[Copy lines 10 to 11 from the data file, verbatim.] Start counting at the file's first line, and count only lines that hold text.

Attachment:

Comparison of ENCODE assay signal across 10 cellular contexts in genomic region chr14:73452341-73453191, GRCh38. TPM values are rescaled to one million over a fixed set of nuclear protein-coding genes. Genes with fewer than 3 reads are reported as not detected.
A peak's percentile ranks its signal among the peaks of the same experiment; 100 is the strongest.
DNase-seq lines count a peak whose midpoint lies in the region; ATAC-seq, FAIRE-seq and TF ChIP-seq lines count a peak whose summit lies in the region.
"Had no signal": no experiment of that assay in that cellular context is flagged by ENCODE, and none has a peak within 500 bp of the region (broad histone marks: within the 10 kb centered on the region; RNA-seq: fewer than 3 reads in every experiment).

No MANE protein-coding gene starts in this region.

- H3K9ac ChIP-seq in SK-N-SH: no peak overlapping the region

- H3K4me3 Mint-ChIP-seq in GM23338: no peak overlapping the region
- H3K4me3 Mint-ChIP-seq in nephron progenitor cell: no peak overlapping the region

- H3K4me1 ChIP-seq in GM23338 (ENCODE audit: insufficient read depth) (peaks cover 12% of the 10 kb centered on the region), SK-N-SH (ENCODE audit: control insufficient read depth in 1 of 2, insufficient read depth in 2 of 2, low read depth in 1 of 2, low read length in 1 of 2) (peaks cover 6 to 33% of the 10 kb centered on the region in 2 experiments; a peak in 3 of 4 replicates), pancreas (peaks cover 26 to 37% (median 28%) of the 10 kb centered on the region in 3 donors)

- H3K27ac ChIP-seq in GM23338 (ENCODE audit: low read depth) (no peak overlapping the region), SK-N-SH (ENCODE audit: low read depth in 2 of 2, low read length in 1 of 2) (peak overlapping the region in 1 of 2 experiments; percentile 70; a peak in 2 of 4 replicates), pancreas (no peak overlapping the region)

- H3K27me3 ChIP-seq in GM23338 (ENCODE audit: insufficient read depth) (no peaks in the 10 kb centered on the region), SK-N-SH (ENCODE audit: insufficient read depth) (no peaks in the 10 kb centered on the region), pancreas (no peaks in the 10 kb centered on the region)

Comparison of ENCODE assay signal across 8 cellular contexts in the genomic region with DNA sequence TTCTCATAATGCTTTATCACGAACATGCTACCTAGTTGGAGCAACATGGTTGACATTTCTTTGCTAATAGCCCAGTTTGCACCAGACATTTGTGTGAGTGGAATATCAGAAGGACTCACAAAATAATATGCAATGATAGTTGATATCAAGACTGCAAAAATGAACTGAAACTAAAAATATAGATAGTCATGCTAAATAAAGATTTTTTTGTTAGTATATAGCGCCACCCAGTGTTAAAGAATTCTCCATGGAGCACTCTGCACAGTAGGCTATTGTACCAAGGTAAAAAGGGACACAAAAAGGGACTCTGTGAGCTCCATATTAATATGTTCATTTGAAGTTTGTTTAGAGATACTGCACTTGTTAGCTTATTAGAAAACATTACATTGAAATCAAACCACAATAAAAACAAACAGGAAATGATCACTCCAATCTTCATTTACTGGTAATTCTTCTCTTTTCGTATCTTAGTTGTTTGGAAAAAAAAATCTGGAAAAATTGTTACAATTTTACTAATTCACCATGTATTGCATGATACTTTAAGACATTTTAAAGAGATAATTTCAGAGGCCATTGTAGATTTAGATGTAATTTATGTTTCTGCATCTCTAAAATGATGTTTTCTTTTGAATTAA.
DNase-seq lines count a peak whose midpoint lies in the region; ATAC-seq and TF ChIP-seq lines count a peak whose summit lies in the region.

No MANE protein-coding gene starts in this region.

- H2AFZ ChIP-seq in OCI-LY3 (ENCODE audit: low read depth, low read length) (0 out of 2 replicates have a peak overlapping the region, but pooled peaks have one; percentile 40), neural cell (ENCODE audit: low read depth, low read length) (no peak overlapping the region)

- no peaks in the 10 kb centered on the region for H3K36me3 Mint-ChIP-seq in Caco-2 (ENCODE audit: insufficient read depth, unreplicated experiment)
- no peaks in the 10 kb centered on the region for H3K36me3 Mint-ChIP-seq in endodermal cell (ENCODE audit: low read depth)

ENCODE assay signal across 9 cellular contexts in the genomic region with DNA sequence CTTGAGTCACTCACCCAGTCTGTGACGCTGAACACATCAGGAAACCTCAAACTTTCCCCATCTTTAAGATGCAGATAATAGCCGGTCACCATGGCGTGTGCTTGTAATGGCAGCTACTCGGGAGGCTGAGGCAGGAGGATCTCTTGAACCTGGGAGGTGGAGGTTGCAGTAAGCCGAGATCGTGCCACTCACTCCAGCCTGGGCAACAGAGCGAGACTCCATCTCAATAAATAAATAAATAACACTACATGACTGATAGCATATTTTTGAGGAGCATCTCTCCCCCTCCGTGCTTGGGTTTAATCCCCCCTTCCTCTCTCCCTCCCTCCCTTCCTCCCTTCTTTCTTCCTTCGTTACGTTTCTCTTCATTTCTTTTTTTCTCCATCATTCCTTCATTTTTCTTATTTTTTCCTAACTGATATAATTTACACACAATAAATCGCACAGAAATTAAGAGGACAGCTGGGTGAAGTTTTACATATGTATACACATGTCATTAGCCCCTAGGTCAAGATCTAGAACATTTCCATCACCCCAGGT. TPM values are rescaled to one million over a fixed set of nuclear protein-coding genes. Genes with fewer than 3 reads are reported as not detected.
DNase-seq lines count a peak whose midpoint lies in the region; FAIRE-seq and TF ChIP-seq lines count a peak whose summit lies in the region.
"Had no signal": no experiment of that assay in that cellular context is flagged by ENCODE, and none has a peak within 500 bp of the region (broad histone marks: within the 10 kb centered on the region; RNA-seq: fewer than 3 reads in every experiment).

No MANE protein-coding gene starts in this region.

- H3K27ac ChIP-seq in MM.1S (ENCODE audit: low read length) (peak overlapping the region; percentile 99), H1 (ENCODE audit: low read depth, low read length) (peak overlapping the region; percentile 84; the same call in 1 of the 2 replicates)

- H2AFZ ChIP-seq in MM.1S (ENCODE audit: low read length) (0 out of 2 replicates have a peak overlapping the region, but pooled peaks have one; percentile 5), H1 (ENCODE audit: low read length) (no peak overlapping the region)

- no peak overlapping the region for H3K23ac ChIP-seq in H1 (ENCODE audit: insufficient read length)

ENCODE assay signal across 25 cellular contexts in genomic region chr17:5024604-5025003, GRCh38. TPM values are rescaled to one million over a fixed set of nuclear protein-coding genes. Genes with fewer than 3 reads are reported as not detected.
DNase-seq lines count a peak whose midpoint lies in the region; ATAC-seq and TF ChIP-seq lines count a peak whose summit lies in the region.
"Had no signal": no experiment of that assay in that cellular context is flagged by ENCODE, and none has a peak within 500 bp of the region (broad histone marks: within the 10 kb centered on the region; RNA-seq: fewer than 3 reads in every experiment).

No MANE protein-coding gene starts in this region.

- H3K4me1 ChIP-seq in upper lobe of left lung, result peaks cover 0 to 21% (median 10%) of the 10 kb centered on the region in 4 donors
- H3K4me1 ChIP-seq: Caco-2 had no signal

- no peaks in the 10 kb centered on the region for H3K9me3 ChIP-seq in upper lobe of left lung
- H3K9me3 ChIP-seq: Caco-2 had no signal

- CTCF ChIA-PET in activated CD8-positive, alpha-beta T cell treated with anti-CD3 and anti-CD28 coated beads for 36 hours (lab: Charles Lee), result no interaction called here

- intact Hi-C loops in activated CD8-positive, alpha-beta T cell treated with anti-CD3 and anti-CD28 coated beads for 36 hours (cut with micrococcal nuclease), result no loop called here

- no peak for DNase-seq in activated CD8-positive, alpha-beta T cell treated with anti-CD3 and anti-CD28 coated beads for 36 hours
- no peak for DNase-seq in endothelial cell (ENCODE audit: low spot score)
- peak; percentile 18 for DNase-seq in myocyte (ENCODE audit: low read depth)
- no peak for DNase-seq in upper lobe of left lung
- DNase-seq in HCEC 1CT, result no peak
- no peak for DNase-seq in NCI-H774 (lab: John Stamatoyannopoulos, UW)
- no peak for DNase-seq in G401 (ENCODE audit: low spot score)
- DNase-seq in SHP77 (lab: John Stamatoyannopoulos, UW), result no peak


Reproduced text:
- H3K27ac ChIP-seq in GM23338 (ENCODE audit: low read depth) (no peak overlapping the region), SK-N-SH (ENCODE audit: low read depth in 2 of 2, low read length in 1 of 2) (peak overlapping the region in 1 of 2 experiments; percentile 70; a peak in 2 of 4 replicates), pancreas (no peak overlapping the region)

- H3K27me3 ChIP-seq in GM23338 (ENCODE audit: insufficient read depth) (no peaks in the 10 kb centered on the region), SK-N-SH (ENCODE audit: insufficient read depth) (no peaks in the 10 kb centered on the region), pancreas (no peaks in the 10 kb centered on the region)